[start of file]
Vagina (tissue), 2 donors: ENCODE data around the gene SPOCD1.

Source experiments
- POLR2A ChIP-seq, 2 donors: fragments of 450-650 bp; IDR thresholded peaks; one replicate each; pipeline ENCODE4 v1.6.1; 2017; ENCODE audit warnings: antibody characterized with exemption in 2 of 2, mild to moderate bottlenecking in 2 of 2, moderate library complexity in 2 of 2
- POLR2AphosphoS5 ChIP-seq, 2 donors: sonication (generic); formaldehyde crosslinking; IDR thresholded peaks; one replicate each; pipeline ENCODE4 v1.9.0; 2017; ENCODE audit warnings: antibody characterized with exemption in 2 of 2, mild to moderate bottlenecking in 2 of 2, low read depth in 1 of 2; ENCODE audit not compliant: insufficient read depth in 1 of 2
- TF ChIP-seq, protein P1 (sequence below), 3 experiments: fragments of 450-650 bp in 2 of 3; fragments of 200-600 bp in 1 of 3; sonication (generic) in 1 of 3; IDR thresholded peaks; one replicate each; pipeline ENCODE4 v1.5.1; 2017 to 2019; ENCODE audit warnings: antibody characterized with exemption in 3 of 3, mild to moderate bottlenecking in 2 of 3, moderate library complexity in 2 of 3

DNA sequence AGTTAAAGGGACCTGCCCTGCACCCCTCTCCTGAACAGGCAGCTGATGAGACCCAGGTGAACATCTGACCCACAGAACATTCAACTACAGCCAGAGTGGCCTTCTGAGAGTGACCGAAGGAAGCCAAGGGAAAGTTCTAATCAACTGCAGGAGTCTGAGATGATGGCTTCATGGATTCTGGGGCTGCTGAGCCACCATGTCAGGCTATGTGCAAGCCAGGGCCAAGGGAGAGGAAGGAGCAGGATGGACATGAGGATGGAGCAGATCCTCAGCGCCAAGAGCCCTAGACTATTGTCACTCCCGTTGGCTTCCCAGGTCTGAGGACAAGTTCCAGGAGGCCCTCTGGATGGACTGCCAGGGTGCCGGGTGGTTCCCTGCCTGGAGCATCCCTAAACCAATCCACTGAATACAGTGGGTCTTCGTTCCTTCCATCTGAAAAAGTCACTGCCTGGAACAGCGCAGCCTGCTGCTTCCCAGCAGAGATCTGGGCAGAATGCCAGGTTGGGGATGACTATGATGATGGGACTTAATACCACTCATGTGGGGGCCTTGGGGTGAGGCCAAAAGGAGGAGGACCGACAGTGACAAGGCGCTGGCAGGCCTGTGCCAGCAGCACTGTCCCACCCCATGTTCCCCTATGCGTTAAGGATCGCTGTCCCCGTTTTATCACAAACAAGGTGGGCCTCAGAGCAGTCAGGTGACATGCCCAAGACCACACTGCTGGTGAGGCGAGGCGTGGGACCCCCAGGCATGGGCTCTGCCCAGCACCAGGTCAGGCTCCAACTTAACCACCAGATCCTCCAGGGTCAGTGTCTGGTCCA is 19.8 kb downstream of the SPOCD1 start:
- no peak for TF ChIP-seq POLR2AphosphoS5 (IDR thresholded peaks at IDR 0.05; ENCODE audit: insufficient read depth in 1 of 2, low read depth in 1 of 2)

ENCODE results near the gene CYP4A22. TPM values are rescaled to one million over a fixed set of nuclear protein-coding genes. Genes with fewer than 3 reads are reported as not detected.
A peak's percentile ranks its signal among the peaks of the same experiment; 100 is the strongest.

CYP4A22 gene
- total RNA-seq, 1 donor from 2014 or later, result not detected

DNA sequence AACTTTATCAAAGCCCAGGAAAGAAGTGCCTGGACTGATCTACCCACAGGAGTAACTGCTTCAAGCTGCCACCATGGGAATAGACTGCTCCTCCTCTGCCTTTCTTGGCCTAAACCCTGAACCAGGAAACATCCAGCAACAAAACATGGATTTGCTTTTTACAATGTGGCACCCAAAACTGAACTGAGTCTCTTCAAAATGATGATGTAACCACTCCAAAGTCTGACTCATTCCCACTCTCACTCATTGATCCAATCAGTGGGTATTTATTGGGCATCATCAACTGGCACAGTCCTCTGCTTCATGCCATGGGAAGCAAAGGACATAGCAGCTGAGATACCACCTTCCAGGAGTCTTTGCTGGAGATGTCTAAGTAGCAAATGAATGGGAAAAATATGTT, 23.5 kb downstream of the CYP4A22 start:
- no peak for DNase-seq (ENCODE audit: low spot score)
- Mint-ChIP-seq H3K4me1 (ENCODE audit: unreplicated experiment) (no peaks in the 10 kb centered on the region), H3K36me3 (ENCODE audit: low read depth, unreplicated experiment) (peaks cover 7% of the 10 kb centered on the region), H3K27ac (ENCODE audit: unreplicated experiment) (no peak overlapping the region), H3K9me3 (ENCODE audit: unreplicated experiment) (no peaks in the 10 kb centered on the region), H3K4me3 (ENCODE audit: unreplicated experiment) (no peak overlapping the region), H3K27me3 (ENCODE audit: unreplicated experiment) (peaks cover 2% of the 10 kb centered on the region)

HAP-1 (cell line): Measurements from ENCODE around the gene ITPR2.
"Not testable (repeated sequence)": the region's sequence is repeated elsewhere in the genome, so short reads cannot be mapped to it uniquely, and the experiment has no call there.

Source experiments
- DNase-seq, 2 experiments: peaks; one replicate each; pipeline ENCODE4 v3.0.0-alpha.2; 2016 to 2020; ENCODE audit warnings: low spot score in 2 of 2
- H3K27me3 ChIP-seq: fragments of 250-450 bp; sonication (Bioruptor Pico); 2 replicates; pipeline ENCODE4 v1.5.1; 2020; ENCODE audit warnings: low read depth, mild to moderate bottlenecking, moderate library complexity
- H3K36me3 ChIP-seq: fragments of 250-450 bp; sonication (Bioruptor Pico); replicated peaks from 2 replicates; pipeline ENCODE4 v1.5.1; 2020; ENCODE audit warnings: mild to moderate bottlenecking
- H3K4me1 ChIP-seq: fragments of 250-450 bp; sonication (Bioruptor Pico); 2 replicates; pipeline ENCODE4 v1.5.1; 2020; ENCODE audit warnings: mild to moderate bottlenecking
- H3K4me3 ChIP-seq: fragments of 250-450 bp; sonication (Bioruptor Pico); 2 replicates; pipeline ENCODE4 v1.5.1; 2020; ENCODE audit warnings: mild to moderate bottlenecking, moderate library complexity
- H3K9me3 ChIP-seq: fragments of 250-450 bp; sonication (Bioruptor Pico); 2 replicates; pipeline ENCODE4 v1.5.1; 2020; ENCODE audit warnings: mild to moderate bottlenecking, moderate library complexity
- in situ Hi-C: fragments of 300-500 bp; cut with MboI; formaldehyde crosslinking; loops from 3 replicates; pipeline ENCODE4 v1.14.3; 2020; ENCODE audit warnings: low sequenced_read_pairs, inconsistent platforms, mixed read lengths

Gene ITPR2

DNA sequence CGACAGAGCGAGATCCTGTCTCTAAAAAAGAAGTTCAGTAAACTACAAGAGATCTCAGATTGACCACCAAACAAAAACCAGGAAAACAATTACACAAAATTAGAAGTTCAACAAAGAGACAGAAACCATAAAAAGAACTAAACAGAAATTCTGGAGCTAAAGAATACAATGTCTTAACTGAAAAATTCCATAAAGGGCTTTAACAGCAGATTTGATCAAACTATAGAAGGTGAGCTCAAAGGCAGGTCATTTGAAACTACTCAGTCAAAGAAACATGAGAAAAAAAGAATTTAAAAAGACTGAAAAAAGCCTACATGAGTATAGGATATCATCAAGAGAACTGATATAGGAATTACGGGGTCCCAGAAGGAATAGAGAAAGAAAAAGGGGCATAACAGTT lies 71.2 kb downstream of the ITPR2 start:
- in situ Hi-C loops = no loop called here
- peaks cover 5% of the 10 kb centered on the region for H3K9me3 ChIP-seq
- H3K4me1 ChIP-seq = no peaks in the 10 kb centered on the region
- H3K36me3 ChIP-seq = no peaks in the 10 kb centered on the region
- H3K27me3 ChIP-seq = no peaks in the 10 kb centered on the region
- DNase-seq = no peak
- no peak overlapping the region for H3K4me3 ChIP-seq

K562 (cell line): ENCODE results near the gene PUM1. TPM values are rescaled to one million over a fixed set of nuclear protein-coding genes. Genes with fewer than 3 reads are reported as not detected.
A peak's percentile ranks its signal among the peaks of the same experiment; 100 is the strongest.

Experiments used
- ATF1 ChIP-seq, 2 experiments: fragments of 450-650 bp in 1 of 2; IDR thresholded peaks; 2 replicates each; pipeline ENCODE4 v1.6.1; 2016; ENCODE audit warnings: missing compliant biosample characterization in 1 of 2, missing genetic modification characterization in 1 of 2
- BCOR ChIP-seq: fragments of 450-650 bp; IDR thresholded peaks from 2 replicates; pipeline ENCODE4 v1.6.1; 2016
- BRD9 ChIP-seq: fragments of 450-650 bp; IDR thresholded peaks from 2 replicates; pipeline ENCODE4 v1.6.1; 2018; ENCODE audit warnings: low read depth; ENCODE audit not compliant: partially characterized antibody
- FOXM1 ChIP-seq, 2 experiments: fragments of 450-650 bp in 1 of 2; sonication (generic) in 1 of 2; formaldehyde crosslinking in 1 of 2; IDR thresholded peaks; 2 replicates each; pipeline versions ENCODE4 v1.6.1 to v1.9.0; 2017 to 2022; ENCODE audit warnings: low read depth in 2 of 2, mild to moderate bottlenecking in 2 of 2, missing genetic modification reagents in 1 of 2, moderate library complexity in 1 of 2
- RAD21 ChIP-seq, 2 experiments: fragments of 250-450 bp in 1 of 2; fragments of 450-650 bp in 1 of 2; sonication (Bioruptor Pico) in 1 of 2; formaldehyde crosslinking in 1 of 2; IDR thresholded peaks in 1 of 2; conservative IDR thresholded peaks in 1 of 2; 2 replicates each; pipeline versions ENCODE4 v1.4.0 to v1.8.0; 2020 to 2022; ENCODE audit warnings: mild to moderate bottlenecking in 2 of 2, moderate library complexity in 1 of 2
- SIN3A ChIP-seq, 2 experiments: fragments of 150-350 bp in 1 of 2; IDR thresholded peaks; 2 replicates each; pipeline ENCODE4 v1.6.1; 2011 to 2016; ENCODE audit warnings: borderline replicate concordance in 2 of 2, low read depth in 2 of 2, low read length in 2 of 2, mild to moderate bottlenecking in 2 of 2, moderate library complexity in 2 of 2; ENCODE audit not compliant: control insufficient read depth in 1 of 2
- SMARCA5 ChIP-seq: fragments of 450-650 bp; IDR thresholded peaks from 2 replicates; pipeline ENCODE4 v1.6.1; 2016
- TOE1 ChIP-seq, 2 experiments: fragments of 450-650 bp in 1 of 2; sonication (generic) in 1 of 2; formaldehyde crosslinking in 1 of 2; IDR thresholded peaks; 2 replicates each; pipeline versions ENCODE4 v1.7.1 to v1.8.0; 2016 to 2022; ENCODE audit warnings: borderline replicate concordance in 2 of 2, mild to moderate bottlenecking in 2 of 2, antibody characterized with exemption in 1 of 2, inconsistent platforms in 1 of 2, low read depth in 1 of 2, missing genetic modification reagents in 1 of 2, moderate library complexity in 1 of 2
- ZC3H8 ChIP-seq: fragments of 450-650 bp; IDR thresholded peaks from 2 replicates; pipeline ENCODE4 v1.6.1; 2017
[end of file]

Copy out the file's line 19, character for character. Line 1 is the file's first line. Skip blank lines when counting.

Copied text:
- H3K27me3 ChIP-seq: fragments of 250-450 bp; sonication (Bioruptor Pico); 2 replicates; pipeline ENCODE4 v1.5.1; 2020; ENCODE audit warnings: low read depth, mild to moderate bottlenecking, moderate library complexity